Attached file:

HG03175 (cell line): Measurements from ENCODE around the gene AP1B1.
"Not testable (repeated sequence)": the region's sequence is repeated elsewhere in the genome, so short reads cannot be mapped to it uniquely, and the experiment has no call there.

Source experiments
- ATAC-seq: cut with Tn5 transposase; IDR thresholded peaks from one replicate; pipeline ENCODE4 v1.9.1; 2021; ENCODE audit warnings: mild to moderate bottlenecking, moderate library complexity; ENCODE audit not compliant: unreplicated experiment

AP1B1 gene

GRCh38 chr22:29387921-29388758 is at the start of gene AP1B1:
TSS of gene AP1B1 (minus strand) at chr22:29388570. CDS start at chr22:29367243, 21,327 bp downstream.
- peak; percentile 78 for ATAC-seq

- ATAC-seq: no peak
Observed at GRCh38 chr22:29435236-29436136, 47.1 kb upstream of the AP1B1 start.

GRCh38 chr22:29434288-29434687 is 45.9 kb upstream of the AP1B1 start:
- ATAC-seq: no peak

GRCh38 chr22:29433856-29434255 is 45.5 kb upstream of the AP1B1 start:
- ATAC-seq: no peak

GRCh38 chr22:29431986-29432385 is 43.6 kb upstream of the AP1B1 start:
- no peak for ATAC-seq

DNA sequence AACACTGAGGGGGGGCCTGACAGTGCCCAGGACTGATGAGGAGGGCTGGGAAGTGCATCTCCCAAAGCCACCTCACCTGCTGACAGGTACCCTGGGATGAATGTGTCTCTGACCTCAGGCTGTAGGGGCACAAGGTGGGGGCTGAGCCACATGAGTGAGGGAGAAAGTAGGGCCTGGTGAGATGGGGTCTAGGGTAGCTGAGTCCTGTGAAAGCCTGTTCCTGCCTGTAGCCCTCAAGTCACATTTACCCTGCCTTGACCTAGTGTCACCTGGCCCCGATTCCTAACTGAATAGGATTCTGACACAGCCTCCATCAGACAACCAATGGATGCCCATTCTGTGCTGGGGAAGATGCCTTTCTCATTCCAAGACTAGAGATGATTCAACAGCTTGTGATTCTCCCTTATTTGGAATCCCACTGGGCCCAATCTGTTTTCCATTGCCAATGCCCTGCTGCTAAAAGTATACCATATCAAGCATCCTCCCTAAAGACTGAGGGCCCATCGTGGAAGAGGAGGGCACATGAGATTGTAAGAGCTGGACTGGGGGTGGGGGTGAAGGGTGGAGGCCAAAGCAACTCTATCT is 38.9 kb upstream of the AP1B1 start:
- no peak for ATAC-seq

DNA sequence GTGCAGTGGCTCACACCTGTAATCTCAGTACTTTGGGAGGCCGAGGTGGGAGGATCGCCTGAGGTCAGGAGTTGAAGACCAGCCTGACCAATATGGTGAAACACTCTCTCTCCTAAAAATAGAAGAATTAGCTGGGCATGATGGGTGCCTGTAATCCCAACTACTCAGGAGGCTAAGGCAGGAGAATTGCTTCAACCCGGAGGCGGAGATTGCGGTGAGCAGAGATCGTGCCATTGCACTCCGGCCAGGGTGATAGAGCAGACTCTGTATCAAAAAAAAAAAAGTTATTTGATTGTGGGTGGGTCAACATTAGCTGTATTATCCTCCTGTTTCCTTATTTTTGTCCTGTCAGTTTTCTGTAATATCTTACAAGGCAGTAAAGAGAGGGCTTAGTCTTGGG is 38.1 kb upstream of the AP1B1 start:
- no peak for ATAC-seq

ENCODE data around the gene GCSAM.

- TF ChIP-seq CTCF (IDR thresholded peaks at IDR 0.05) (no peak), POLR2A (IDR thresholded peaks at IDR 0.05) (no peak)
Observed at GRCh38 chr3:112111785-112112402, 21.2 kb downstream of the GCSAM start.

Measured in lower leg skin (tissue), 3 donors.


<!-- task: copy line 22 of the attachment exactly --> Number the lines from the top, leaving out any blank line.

- TF ChIP-seq CTCF (IDR thresholded peaks at IDR 0.05) (no peak), POLR2A (IDR thresholded peaks at IDR 0.05) (no peak)